halloween safety tips
Halloween Safety Tips for Trick or Treaters, Drivers and Homeowners

Halloween Safety Tips for Trick or Treaters, Drivers and Homeowners

Halloween 2017 continued the year-over-year trend of delivering more tricks than treats for auto owners as a report for the days leading up to and after the holiday revealed an increase in auto claims, according to Mercury Insurance. 

“Last year’s Halloween claims data is pretty spooky,” says Kevin Quinn, Vice President of Claims at Mercury Insurance. “We saw a big increase in broken windows and theft of personal property from vehicles.

“We also saw an increase in parked car collision claims compared to the previous year. And it’s pretty common for our insureds to report minor vandalism damage, such as dents and dings to their parked cars, or that their vehicles had been damaged by being keyed or egged.”

Halloween spending is anticipated to reach $9 billion in 2018, marking the second consecutive year of reaching this milestone, according to the National Retail Federation. That means there will be even more decorations greeting trick-o-treaters and it gives ghouls a wide assortment of items to steal for their own haunted house. “Halloween is a busy holiday period with lots of activity in neighborhoods – including an influx of strangers – so it’s not out of the ordinary for one of our customers to report a ‘pumpkined’ car or mummified home. The good news is that the right kind of insurance can help you recover from these costly pranks,” Quinn adds. 

To promote a safe and happy holiday for all, here are some Halloween tips:

Trick-or-Treaters

  • Pick a costume for your child that fits. Select an outfit that doesn’t obscure their vision – watch out for masks that don’t fit properly or limit what they can see such as oncoming traffic, cracks in the sidewalk or children smaller than them.
  • Select props that enhance a costume, but won’t hurt someone. Opt for plastic, dull and flexible props to complete an outfit. For example, sharp swords in the wrong hands can spoil a night of collecting candy.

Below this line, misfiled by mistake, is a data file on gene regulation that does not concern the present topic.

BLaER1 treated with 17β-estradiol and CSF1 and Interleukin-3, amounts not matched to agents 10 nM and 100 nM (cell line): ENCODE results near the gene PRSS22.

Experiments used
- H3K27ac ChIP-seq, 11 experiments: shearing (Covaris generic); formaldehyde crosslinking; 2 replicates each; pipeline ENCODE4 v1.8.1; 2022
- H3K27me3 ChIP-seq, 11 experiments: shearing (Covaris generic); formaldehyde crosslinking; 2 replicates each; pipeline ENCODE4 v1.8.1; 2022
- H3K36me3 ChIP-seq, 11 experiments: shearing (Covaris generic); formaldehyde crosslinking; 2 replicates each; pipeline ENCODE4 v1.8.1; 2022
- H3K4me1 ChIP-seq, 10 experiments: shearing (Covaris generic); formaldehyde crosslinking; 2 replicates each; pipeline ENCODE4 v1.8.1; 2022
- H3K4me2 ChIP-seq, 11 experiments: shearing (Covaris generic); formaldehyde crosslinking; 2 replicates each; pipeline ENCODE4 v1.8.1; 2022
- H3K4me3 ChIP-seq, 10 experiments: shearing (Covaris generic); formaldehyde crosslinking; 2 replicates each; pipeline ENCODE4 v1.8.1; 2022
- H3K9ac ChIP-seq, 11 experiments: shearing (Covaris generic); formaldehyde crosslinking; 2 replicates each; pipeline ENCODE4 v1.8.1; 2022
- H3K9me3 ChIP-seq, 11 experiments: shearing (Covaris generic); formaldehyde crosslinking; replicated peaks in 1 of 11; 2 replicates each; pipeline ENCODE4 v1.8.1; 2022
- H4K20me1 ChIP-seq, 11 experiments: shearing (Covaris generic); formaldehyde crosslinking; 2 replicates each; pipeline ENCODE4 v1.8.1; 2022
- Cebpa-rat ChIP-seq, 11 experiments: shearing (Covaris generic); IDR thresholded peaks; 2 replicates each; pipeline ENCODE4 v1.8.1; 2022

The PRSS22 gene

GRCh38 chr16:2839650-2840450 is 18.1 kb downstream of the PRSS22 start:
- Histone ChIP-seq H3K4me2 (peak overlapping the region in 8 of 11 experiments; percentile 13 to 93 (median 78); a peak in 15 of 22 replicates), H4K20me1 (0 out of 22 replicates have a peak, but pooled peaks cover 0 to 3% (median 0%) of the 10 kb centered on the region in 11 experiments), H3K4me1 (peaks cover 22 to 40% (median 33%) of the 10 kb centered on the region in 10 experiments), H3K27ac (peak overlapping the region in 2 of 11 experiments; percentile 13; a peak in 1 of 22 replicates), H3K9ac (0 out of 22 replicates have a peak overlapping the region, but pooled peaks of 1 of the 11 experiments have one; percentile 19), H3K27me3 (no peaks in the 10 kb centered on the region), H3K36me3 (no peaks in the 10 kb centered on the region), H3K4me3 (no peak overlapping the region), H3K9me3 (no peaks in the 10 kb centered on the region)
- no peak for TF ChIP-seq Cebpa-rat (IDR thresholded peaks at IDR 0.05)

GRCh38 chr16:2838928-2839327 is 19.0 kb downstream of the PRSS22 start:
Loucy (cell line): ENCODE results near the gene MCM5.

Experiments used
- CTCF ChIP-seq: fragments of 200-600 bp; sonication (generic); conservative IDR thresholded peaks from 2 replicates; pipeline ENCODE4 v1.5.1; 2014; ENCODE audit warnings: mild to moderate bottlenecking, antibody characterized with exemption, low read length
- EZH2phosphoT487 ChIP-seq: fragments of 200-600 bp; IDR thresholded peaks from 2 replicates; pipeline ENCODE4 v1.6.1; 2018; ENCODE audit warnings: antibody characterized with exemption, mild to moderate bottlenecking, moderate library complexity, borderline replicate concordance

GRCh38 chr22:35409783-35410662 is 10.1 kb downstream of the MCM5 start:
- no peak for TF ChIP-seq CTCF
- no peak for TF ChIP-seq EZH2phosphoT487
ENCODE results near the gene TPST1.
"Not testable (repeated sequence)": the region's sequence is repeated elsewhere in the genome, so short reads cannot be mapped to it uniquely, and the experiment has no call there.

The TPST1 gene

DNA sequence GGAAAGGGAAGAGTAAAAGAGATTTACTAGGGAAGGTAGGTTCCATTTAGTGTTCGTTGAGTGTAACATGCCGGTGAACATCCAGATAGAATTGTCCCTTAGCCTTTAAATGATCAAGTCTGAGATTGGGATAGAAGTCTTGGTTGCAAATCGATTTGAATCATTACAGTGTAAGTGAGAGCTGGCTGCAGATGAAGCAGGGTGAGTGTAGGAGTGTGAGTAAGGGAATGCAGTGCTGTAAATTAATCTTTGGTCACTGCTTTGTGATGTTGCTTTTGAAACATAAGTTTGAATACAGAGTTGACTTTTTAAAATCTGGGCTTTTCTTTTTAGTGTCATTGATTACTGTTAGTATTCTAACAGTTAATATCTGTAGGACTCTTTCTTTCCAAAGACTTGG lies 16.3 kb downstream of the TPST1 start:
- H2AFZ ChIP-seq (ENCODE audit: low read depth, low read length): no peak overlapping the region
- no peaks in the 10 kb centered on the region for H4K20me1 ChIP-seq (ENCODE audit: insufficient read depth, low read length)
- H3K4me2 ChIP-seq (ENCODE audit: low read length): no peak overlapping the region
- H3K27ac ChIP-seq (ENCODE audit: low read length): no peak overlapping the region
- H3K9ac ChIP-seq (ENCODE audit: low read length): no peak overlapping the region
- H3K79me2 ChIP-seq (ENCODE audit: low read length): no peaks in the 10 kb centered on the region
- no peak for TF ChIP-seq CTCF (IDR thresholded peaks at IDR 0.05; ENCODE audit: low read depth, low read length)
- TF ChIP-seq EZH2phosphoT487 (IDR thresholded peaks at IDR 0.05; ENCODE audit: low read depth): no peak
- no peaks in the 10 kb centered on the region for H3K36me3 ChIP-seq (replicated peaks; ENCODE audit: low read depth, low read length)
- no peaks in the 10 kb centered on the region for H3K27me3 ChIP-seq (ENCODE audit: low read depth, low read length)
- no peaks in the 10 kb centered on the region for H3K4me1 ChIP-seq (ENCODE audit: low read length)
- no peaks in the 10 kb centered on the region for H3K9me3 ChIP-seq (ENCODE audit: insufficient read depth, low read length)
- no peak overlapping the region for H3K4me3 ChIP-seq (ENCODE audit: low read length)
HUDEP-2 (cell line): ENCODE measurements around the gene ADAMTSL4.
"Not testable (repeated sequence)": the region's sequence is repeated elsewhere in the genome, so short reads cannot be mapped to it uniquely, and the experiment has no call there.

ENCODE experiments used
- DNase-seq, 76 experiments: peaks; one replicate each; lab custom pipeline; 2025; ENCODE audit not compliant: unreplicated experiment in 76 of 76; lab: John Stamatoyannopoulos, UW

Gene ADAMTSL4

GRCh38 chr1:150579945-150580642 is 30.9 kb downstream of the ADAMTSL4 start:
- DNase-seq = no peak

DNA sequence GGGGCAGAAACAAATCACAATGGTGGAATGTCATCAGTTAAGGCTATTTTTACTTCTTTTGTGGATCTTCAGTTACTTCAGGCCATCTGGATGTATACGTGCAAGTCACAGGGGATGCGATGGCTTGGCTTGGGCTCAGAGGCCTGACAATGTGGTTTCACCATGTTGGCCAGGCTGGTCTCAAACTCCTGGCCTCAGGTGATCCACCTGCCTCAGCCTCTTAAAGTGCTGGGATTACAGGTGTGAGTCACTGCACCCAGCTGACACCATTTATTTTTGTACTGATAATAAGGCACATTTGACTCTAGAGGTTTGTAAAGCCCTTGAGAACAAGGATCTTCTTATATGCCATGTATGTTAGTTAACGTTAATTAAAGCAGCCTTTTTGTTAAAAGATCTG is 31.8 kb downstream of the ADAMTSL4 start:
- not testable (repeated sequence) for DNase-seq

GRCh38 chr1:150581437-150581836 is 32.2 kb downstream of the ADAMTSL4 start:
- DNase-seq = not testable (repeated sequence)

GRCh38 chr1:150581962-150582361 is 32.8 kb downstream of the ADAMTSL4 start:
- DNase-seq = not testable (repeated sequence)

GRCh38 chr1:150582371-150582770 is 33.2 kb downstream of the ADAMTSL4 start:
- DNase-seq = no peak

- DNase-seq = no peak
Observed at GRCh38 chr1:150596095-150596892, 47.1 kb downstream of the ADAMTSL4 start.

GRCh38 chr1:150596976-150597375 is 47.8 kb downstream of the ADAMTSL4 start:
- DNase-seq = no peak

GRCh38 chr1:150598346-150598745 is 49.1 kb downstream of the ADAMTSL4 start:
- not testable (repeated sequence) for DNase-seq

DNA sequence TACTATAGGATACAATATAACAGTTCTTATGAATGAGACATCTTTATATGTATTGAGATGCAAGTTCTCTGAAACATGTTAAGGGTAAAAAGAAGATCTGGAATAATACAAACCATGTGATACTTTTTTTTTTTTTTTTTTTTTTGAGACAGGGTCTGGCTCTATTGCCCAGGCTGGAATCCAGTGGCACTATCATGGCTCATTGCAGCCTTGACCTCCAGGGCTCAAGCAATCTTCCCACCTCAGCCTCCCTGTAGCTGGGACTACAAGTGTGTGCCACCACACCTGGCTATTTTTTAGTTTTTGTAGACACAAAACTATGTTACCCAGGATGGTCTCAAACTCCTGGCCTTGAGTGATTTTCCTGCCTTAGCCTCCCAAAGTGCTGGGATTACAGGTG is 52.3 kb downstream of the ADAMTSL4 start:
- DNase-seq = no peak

• Make sure your group is seen. Add glow sticks to your group’s outfits and bring a flashlight with you so motorists can see you in the dark when crossing streets and as you walk past driveways.
  • Watch where you cross the street. Use crosswalks, traffic signals and street corners when crossing roads. Don’t cross the street between parked cars, as this limits visibility and makes it difficult for motorists to see you. Remember to look left and right to check for cars before stepping off the curb.
  • Don’t participate in distracted walking. Put smartphones and other electronic devices away and pay attention to drivers on the road. One social post could ruin your night, so save the photos and updates for when you get home.
  • Children should always trick or treat with an adult. Little ones should be supervised by an adult.
  • Young adults should discuss and share their route with parents and friends before leaving. If they are old enough to go out trick-or-treating on your own, young adults should talk to their parents and friends about the neighborhood streets they’ll be visiting. And, be advised to stick to the plan and agree on a time to return home.

Drivers

  • Pay attention when driving. Halloween brings a lot of people out for a night of trick-or-treating, so watch for them crossing the street or even darting out between parked cars. It’s fun to look at all the costumes and children enjoying the night, but stay on high alert while behind the wheel.